History of the House

Moses Gould’s original building at Downes in 1692 was in red brick, but in 1794 James Buller faced the red brick with Beer stone and the windows were lowered.

The pediment with the Buller Coat of Arms was also added. In 1840 James Wentworth Buller demolished the back part of the house, which included a brewhouse and built the present red brick back section to contain staff quarters and extra bedrooms for his family of 10 surviving children. Some time prior to 1840 the West Wing had false windows and was the wine cellar with its only entrance direct from the back of the wing in the courtyard.

In about 1868 the East Wing was extended backwards. Above the present dealings are two more ceilings, the highest being the cruck roof which shows that originally the two wings were the same size.

Prior to about 1860, the east aspect of the house was outwardly Georgian in appearance but James Howard Buller altered it to conform with Victorian taste. In 1910 Tremayne Buller modernised the house. He extended the present front door entrance and made a billiard room on the right, which is now the Museum. He also knocked down the wall to the right of the grand staircase and made the original front hall and library into what is now called the Long Hall.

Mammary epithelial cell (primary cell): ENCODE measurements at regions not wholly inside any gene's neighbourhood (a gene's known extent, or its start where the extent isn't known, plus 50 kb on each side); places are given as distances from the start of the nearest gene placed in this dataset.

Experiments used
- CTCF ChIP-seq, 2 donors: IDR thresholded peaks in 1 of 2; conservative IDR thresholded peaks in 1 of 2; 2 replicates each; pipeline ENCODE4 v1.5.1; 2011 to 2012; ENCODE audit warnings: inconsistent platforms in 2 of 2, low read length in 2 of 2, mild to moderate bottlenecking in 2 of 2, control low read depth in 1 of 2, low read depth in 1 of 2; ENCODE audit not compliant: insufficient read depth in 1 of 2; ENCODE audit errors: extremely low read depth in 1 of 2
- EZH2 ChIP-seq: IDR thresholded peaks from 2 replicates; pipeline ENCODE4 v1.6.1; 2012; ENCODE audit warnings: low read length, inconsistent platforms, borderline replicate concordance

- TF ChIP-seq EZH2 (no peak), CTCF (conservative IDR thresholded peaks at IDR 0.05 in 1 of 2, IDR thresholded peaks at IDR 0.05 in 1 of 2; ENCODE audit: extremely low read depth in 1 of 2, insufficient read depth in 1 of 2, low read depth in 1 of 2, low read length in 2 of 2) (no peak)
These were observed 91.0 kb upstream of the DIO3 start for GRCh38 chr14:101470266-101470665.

The library, with books collected by James Buller, was moved into the attic of the West Wing, which was altered to provide library accommodation. Sadly, the contents of the library have since been sold.

In the spring of 1980 part of the back of the house was demolished, which had been the 1840 upper and lower laundry, the dairy, the cook’s sitting room, the scullery, larder, game larder and kitchen. These rooms had fallen in to a state of disrepair, were not considered to be of any architectural merit and were totally uneconomic to maintain.